TransAlta targets Centralia problems, drops CO2 project

Canada-based TransAlta Corp. (TSX: TA) (NYSE: TAC) said April 26 that in the first quarter of 2012 a 23 MW uprate on its Keephills 2 unit in Alberta was completed and that by the end of the year TransAlta expects to complete 61 MW of uprates in this market.

The company also reported in its first quarter earnings statement that it had strong fleet availability of 91.7% in the quarter, compared to 90.3% over the same period last year. However, lower realized prices due to soft market conditions, and higher planned maintenance activities, reduced comparable earnings, comparable EBITDA and funds from operations.

“The diversity and strength of our fleet enabled us to partially offset some of the difficult pricing conditions and higher planned major maintenance we had in the quarter,” said Dawn Farrell, TransAlta President and CEO. “While our financial results were down in the first quarter of 2012 compared to the first quarter of 2011, we still generated strong cash to cover our dividend, support our sustaining capital and have free cash left over for reinvestment.”

TransAlta announced that the Pioneer partners have concluded front-end study and will not proceed with a carbon capture and storage (CCS) demonstration project. Project Pioneer was a joint effort by TransAlta, Capital Power, Enbridge, and the federal and provincial governments to demonstrate the commercial-scale viability of CCS technology. The first, essential step of the project was to prove the technical and economic feasibility of CCS through a front end engineering and design (FEED) study before making any major capital commitments.

Following the conclusion of the FEED study, the industry partners determined that although the technology works and capital costs are in-line with expectations, the revenue from carbon sales and the price of emissions reductions aren’t enough to allow the project to proceed at this time. “While we are disappointed that Project Pioneer will not go ahead, we now know the technology works and we still believe there is a future for CCS,” said Farrell.

Project Pioneer involved the planned construction of a carbon capture facility at the Keephills 3 coal-fired plant west of Edmonton, Alberta. TransAlta and Capital Power are equal partners in the ownership of Keephills 3 with TransAlta responsible for operations. Project Pioneer was being designed to capture 1 million tonnes of CO2 per year.

Centralia power sales, costs become an issue

Farrell noted that the low natural gas price environment is impacting the company’s U.S. assets. “We are working hard to ensure our capital programs and arrangements with suppliers adjust to these new realities and we remain steadfast in our efforts to re-contract the Centralia plant,” Farrell said about a coal-fired plant in Washington state that is fired by coal out of the Powder River Basin. TransAlta said discussions continue with local customers in Washington state for long-term power contracts for Centralia. Depending on the outcome of those discussions, future power prices and discussions with some of suppliers, it is possible that a material adjustment to the carrying amount of the plant and associated tax asset could arise in 2012.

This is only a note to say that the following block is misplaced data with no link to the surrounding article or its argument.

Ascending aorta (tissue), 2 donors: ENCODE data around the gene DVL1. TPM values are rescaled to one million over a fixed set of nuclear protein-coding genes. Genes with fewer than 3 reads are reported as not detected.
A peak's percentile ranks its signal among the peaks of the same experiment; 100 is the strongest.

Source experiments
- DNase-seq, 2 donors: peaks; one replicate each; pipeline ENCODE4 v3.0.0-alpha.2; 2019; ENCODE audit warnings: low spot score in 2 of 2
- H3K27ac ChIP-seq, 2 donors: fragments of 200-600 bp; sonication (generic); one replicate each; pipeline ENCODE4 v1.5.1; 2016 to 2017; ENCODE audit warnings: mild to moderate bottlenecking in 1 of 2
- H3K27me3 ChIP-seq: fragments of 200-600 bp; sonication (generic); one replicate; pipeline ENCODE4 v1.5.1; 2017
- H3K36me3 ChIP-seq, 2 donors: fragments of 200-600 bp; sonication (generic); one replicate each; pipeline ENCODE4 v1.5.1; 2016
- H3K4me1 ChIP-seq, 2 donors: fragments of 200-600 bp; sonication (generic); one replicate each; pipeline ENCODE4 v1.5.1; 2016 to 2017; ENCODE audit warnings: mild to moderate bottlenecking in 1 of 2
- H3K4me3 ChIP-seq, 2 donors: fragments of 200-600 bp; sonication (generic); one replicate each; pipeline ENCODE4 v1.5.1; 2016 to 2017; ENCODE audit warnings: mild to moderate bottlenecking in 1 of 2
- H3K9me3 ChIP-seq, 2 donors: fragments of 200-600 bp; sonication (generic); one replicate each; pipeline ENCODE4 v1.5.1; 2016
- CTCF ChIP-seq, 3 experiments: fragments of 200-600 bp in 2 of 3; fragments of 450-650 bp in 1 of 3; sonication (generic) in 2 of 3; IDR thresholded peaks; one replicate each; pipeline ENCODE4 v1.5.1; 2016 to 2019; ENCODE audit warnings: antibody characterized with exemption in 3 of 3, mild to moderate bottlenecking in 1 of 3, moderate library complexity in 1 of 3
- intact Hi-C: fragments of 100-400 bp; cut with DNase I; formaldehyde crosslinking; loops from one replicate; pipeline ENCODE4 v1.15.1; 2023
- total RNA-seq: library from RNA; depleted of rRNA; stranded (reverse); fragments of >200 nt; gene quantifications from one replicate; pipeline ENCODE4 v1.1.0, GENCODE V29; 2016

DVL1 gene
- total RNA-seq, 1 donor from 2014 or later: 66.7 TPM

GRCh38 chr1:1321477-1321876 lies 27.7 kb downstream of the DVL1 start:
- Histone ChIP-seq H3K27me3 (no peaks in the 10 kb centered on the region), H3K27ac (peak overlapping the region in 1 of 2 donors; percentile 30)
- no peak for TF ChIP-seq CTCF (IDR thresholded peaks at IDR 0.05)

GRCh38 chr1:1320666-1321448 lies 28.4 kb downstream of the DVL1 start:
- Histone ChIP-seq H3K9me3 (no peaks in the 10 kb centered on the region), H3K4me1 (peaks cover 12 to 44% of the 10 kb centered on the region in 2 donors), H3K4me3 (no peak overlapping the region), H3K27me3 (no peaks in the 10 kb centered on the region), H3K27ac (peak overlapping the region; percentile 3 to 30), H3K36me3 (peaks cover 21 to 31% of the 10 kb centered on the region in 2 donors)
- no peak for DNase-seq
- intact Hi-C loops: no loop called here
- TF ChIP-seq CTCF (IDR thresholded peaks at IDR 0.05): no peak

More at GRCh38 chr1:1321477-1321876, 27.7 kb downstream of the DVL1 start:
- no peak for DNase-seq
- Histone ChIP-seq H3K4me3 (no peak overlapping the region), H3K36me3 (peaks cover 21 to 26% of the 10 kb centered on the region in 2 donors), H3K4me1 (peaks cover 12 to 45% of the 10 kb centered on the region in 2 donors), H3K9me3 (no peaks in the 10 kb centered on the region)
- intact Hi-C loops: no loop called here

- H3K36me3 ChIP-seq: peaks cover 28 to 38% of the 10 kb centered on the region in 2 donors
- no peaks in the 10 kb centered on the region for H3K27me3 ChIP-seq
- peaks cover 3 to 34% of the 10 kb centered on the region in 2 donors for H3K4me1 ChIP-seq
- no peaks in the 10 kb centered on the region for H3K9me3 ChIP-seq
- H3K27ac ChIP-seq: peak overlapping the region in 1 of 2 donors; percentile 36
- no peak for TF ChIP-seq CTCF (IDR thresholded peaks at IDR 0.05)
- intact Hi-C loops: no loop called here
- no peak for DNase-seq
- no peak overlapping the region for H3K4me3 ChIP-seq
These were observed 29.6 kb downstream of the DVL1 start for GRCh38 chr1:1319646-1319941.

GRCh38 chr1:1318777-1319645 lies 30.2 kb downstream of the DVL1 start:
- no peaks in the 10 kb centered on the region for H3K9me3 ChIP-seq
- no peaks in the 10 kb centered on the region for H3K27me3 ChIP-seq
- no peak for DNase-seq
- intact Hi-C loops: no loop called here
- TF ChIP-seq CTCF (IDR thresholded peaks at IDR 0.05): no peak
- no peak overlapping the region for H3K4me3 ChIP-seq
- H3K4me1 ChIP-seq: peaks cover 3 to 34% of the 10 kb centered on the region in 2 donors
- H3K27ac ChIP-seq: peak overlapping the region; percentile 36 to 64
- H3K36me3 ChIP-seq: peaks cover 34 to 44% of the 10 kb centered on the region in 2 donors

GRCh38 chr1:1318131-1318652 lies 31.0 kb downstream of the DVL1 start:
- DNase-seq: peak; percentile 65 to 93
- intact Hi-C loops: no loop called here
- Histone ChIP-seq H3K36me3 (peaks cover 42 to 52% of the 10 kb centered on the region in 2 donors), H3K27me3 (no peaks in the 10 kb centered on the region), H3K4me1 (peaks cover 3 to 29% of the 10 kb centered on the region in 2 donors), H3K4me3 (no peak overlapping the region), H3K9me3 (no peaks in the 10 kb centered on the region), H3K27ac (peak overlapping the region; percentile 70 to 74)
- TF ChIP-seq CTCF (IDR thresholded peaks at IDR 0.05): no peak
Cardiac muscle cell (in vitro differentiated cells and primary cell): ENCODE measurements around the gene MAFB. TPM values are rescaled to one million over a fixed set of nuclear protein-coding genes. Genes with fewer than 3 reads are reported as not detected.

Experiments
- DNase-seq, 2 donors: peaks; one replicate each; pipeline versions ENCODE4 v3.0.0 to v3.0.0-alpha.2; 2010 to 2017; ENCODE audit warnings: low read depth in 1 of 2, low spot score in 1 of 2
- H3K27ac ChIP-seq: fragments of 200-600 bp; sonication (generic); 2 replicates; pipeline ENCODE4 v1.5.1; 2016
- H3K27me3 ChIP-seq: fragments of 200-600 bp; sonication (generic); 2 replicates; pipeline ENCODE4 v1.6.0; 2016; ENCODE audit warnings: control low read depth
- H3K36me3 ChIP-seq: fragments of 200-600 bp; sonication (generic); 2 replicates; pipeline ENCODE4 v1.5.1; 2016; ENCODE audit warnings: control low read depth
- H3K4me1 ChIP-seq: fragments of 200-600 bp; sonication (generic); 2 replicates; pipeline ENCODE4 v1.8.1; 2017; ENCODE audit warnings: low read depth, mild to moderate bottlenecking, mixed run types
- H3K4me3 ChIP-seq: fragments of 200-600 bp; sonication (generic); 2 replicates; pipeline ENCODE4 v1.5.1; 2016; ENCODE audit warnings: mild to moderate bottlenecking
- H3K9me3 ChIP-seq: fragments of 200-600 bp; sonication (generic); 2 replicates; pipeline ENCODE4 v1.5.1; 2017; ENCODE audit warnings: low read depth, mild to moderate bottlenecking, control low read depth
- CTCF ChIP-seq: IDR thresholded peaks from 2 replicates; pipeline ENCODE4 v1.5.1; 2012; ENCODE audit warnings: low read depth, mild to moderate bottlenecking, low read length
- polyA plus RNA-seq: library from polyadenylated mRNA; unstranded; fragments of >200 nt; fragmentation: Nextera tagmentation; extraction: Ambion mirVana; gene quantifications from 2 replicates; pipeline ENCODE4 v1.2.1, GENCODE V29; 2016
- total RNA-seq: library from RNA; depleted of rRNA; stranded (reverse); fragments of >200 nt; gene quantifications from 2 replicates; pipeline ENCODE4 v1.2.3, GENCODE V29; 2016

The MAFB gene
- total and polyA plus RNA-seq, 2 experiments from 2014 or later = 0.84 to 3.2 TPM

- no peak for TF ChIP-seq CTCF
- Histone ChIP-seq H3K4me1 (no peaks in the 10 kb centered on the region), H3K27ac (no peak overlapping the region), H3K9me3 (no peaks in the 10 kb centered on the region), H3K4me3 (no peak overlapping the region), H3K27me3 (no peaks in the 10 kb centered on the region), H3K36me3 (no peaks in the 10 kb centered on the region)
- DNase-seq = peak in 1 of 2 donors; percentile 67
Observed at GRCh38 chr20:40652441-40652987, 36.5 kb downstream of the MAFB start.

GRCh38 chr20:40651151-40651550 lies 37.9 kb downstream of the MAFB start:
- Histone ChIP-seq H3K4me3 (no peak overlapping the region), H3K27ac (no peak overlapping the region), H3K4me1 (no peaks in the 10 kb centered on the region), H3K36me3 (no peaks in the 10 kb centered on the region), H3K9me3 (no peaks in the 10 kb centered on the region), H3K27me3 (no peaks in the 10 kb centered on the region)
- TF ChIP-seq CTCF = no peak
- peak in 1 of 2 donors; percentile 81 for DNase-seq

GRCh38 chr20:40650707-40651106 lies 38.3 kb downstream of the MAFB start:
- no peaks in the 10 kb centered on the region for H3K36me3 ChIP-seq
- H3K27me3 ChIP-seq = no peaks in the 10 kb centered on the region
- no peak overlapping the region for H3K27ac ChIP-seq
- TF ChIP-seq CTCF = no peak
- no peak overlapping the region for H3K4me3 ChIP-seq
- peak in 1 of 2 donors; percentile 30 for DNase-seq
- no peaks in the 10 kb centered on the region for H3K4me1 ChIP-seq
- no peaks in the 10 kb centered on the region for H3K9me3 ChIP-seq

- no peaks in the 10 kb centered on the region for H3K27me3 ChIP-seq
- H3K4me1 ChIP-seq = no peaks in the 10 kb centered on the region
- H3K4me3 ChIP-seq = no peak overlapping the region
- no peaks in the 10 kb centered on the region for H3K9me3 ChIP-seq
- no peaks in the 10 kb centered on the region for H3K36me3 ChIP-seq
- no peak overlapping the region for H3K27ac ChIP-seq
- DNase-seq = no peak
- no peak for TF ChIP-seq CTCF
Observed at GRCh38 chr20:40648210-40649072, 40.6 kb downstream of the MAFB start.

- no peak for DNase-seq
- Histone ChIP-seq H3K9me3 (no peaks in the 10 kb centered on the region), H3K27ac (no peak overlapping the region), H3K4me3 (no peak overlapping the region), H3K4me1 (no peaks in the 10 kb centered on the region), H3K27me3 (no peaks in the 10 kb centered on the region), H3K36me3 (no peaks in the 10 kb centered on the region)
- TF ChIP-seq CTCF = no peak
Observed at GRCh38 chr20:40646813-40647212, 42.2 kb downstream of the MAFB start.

The Centralia coal plant is Washington state’s largest baseload power source with a net capacity of 1,376 MW. The Centralia plant provides 10% of the state’s power, but does have problems competing when hydropower production in the region is particularly strong. Centralia Gas, also known as the Big Hanaford plant, is a 248-MW natural gas combined-cycle facility that is also located at the Centralia coal-fired plant.

“We increased our overall fleet availability even with the planned outage we had at our Keephills 2 unit,” Farrell said about other first-quarter developments. “The outage was delivered on-time and on-budget and has set this unit up for end of life. With strong execution of our planned outages we remain on track to achieve our fleet availability goal of 89-90 per cent for the year.”

Also in the first quarter, TransAlta signed an agreement with MPS Canada Inc., a wholly-owned subsidiary of Mitsubishi Heavy Industries Ltd., for two gas turbines. The gas turbines are to be used in the construction of Sundance 7, TransAlta’s 800-MW combined cycle plant. “This agreement shows our commitment to growing in Alberta and delivering shareholder value while providing long-term low cost power to Albertans,” said Farrell.

For 2012, TransAlta will execute a heavy major maintenance program. In the quarter the major maintenance outage at Keephills 2 was completed on-time and on-budget. At Keephills 1 the major maintenance outage is underway. Other planned major maintenance outages are on track.

About Barry Cassell 20414 Articles
Barry Cassell is Chief Analyst for GenerationHub covering coal and emission controls issues, projects and policy. He has covered the coal and power generation industry for more than 24 years, beginning in November 2011 at GenerationHub and prior to that as editor of SNL Energy’s Coal Report. He was formerly with Coal Outlook for 15 years as the publication’s editor and contributing writer, and prior to that he was editor of Coal & Synfuels Technology and associate editor of The Energy Report. He has a bachelor’s degree from Central Michigan University.